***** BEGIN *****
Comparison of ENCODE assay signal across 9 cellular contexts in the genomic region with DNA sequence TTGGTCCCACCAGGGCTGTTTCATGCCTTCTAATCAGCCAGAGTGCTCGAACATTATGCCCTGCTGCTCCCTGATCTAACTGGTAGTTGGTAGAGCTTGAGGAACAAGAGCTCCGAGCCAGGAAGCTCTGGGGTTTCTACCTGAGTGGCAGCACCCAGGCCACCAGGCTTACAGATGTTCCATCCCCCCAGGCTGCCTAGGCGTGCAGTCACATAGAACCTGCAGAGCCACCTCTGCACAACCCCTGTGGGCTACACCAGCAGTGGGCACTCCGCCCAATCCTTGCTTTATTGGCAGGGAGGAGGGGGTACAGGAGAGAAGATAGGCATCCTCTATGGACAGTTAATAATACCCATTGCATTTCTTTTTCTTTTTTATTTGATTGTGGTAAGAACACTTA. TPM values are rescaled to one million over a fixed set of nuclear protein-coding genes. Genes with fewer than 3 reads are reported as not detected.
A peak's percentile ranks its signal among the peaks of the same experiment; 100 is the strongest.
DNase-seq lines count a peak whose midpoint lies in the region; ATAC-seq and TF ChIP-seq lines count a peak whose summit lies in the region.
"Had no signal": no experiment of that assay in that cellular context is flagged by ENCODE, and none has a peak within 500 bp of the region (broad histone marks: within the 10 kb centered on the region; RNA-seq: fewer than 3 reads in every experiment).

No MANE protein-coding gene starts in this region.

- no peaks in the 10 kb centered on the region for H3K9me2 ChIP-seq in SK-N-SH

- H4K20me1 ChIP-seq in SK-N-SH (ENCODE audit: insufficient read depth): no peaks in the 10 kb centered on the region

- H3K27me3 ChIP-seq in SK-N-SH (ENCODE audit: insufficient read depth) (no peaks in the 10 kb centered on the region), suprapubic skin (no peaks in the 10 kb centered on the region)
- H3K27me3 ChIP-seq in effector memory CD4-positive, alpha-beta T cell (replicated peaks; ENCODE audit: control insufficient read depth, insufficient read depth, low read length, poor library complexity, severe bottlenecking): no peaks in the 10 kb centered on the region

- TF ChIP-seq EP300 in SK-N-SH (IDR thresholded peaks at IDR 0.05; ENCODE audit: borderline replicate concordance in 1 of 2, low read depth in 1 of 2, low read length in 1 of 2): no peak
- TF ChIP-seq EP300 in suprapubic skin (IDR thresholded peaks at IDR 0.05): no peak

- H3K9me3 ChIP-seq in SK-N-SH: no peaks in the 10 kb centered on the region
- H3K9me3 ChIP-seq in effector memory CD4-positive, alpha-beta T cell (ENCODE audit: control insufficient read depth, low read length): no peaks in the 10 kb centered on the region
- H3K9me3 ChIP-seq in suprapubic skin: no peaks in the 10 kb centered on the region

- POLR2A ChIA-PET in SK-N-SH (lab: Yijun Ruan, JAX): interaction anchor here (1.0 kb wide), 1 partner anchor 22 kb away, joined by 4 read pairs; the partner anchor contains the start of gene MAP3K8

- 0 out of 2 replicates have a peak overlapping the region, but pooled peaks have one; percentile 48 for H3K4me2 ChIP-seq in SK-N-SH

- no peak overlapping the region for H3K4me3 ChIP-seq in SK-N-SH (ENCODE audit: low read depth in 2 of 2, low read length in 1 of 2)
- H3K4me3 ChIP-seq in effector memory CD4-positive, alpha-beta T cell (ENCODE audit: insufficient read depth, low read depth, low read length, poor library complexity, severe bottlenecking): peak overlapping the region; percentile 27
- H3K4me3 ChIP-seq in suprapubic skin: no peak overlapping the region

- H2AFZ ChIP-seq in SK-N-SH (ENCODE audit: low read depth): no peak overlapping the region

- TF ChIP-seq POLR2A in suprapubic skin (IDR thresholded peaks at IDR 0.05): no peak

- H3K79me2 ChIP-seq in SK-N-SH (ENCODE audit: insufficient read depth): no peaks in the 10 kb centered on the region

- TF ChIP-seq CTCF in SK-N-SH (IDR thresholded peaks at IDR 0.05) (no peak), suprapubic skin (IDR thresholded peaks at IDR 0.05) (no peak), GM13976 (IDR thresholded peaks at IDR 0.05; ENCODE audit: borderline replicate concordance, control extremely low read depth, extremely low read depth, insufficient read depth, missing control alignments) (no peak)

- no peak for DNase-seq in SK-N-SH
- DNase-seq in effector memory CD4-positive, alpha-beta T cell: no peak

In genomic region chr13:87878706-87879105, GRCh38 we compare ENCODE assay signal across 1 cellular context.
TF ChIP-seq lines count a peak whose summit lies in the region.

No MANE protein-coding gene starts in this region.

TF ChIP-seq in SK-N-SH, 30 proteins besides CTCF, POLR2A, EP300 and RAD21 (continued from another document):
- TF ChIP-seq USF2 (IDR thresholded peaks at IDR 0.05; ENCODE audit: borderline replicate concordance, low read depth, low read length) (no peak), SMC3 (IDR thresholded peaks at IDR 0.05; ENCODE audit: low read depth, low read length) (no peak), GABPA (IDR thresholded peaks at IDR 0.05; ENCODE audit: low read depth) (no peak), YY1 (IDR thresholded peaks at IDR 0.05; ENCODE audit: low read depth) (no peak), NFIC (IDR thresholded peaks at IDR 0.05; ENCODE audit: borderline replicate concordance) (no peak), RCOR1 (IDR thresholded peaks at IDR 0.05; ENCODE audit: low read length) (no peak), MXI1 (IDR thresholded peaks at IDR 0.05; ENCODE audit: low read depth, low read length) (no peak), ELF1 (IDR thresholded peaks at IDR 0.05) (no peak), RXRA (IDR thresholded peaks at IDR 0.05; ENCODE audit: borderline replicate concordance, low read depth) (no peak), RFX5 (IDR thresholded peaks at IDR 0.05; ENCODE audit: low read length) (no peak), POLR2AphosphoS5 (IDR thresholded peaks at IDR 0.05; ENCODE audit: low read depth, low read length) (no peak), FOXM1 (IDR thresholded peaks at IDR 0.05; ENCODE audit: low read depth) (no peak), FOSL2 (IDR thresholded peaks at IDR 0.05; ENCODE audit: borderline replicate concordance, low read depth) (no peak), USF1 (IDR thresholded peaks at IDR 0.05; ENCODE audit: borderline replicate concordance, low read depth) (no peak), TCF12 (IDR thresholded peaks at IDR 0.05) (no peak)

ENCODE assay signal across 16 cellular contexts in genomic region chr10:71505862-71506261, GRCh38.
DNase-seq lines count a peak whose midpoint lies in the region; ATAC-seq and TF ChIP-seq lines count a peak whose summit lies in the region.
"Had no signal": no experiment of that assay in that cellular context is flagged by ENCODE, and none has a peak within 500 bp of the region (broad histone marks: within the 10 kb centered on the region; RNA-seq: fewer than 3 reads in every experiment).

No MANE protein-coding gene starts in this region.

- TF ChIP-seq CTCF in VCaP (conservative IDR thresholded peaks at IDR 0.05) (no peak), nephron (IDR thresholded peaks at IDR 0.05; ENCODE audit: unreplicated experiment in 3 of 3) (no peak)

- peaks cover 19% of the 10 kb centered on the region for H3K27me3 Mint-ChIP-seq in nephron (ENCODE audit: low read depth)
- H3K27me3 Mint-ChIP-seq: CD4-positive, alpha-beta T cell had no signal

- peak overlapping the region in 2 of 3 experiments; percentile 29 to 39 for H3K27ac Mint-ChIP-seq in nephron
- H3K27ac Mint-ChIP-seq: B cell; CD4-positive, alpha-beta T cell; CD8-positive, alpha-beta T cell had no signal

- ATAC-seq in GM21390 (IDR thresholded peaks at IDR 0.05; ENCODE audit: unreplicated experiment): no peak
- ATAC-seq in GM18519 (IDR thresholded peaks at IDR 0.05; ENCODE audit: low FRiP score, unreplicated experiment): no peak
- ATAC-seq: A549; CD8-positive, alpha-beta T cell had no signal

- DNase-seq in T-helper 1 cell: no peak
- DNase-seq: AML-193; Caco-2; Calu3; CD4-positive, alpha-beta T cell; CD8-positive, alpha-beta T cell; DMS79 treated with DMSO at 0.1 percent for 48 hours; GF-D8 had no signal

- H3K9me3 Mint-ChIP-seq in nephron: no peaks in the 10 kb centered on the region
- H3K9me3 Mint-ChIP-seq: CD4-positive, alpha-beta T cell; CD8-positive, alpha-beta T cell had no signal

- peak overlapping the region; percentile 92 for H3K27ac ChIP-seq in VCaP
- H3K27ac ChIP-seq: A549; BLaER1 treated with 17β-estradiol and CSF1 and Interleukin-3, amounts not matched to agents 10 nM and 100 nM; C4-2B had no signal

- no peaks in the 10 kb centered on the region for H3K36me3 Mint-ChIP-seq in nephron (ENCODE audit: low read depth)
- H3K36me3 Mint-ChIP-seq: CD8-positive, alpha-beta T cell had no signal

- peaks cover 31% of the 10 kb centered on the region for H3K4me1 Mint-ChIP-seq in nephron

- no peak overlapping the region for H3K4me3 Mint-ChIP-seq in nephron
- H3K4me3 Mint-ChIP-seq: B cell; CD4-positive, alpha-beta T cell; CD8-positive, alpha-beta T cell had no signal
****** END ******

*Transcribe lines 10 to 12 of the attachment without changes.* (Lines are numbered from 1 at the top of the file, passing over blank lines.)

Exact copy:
- TF ChIP-seq EP300 in SK-N-SH (IDR thresholded peaks at IDR 0.05; ENCODE audit: borderline replicate concordance in 1 of 2, low read depth in 1 of 2, low read length in 1 of 2): no peak
- TF ChIP-seq EP300 in suprapubic skin (IDR thresholded peaks at IDR 0.05): no peak

- H3K9me3 ChIP-seq in SK-N-SH: no peaks in the 10 kb centered on the region